Top Tips for Interviewing Candidates Remotely

Top Tips for Interviewing Candidates Remotely

COVID-19 has caused a major shift in the working landscape, causing thousands of employees to work from home. Indeed, businesses have embraced a flexible working life to encourage a smooth transition to full-time remote working. 

With this being said, the function of businesses needs to reconvene as usual. Businesses still need to interview and onboard candidates. Although, for the safety of both candidates and employees, this will be done remotely.

Besides getting over a few technical glitches and frozen faces on video conferencing calls, businesses need to consider how they can appropriately interview candidates in the most effective and efficient way. Whether it’s establishing clear communication channels, being extra prepared for the interviews or keeping in close contact with candidates throughout the remote interview stages, there’s a few things businesses should implement when interviewing remotely. To help, we have compiled a list of the top tips for remote interviews.

Establish appropriate communication channels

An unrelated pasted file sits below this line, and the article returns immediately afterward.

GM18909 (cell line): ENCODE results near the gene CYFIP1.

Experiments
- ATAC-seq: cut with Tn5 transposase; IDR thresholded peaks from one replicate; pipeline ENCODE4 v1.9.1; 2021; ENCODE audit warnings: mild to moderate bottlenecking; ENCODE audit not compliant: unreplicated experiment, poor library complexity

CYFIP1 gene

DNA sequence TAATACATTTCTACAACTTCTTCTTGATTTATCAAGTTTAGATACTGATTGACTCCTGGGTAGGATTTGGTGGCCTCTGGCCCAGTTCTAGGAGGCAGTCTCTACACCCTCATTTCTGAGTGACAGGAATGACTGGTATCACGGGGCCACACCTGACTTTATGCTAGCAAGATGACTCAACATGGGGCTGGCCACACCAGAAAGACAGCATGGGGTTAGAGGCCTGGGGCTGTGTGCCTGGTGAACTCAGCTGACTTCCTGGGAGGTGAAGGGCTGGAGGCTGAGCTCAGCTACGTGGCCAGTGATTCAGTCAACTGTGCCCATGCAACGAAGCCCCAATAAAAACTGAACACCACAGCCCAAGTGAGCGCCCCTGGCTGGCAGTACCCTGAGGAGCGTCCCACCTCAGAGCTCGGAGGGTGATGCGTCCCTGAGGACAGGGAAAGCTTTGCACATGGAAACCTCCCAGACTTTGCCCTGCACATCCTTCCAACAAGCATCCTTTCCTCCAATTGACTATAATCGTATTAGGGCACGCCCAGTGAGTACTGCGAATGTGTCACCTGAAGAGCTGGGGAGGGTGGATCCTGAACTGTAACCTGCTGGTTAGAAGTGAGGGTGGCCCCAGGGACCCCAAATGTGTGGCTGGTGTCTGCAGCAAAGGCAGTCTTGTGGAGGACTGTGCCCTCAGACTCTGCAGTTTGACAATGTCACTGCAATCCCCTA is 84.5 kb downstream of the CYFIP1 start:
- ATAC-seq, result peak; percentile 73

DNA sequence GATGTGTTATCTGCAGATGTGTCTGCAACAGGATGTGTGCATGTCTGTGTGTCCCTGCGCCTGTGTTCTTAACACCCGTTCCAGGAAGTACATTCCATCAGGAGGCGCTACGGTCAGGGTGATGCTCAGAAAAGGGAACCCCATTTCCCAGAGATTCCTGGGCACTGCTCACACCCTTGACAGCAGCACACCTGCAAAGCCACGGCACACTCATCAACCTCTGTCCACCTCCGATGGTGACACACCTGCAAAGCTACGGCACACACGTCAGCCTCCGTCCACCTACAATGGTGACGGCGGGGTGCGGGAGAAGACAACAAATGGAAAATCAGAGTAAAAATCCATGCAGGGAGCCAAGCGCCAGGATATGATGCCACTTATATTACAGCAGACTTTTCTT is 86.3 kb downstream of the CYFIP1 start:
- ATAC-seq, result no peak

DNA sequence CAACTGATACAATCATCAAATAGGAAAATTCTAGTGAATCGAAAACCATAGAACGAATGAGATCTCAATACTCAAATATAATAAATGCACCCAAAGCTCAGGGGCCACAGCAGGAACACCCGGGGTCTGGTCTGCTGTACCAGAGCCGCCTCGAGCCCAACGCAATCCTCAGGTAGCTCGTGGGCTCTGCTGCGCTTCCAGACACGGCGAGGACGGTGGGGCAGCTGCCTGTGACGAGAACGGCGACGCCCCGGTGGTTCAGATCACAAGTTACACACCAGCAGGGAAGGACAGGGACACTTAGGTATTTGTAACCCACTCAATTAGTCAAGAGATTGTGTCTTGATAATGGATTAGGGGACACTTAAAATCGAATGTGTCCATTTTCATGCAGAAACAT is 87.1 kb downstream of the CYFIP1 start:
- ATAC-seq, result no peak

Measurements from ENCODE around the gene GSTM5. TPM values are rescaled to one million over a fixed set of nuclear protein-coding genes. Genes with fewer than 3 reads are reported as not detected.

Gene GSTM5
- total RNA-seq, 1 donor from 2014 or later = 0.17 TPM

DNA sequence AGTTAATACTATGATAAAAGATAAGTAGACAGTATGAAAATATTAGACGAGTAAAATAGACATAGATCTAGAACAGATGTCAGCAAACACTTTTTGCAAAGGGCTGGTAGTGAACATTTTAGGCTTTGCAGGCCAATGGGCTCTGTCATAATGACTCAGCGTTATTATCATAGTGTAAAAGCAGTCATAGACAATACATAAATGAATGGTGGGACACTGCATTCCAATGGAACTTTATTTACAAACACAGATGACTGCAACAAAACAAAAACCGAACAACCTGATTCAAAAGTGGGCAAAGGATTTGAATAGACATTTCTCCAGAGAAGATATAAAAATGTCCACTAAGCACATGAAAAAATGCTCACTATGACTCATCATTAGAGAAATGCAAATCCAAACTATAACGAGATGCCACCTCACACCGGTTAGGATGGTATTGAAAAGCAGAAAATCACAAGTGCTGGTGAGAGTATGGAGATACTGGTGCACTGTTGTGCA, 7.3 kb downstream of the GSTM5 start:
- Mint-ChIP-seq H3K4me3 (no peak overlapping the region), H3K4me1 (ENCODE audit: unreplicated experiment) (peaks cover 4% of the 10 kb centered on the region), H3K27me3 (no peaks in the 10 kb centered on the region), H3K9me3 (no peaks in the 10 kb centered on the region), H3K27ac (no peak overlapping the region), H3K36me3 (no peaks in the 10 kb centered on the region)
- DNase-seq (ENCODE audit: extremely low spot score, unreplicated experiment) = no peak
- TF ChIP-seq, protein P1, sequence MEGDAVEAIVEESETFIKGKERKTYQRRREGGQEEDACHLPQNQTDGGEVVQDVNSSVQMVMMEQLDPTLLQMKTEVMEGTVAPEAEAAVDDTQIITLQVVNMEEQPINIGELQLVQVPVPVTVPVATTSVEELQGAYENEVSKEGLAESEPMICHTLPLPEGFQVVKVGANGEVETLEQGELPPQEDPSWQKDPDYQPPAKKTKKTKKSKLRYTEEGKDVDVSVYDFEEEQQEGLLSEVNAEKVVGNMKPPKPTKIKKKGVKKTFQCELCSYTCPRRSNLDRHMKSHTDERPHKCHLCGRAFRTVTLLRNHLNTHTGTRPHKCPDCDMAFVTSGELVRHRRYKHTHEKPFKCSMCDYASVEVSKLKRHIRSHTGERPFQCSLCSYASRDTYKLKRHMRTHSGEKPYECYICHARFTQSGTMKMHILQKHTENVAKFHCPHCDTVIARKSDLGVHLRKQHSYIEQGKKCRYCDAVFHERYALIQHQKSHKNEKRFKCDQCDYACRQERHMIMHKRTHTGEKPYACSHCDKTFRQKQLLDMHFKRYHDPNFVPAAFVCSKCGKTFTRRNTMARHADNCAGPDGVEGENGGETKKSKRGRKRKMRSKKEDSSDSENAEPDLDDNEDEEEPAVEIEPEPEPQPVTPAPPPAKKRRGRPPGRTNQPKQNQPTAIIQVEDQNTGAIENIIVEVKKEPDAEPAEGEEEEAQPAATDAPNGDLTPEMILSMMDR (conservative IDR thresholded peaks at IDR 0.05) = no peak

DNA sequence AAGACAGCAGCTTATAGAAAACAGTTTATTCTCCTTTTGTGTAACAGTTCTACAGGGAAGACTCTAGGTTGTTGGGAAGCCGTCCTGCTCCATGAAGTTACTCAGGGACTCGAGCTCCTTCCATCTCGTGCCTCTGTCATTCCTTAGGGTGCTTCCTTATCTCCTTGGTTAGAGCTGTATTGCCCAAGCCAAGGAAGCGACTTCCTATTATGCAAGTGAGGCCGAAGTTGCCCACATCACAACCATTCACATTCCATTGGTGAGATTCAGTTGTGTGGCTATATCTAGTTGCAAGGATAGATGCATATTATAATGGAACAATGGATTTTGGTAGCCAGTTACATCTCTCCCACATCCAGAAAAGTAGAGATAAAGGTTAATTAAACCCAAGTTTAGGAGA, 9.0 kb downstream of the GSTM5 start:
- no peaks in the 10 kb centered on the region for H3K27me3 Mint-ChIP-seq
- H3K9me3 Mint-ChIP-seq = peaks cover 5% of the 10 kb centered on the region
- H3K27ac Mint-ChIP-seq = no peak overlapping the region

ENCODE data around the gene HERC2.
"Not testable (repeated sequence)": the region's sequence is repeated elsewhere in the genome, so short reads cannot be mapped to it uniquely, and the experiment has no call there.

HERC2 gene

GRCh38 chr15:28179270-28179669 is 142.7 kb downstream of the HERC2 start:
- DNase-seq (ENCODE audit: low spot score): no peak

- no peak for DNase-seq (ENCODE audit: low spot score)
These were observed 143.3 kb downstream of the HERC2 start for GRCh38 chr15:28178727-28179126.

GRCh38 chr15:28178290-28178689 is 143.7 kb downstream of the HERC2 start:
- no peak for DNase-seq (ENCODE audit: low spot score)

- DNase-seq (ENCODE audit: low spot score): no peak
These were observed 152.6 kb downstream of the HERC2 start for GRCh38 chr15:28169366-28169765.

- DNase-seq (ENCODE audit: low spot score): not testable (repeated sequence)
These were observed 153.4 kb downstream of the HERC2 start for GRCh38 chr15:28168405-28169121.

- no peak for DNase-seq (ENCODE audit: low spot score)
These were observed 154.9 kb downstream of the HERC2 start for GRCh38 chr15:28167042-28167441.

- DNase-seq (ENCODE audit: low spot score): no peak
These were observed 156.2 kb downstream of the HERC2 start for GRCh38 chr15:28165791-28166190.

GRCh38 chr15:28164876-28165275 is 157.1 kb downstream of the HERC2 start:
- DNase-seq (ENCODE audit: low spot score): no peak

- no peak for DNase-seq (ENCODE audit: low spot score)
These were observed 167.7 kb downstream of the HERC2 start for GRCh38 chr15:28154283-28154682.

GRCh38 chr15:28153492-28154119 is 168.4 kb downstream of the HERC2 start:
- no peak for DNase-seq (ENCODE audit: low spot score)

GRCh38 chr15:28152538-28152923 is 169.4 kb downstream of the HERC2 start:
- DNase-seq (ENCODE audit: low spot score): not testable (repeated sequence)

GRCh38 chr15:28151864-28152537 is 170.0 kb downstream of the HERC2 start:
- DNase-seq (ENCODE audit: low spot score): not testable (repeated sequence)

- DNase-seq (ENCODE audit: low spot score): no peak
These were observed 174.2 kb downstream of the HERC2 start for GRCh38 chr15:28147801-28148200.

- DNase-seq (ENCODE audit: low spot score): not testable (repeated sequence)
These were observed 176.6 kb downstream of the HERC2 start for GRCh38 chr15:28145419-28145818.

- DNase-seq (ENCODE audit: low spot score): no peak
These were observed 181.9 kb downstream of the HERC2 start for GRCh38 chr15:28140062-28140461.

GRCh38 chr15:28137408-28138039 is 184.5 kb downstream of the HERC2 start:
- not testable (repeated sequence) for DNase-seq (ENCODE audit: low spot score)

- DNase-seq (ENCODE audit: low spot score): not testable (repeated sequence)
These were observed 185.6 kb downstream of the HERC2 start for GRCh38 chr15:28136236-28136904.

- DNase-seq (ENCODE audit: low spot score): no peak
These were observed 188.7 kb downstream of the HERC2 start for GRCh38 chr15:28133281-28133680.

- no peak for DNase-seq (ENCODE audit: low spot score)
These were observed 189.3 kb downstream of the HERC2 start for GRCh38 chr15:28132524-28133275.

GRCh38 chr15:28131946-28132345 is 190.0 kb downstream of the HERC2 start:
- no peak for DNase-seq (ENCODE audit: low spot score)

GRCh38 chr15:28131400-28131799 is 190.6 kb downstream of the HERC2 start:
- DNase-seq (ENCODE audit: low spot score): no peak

When interviewing candidates face-to-face, employees will be able to quickly gauge the individual’s personality based on first impressions. Unfortunately, remote interviews can form a barrier and prevent companies from gaining an understanding as to whether this candidate is desirable for the job role itself. Social cues such as body language and facial expressions are hindered during remote interviews, which can typically make or break a candidate under normal face-to-face interviews, making the remote hiring process that bit more difficult to narrow down.

Consequently, establishing a clear line of communication is integral for a successful remote interview. A company should consider the different types of remote tools they should use to hire candidates at the different interview stages. For example, a phone interview could be a great hiring communication tool at the first stage, to quickly narrow the candidate pool down. For the later stages of the interviewing process, technological tools that facilitate video conferences with multiple people may be your best option. Platforms such as Zoom or Microsoft teams are useful for this, as you will be able to see the candidates facial expressions and hand gestures as well as having a few members of your team on the call too to help interview the candidate. 

Wondering how to conduct a remote interview?

Be prepared and plan your interview meticulously

As with anything, planning is key to a successful interview. Structuring your interview with the main objective and key questions is important for remote interviews. Not being able to see the candidates and freely speak to them in an unscripted and naturalistic way can be hard for both college and candidates alike. Consequently, having a template of questions to ask can ensure that the conversation runs smoothly and avoids awkward delays, whilst still being able to assess whether the individual has the necessary skillset and experience to fill the job role.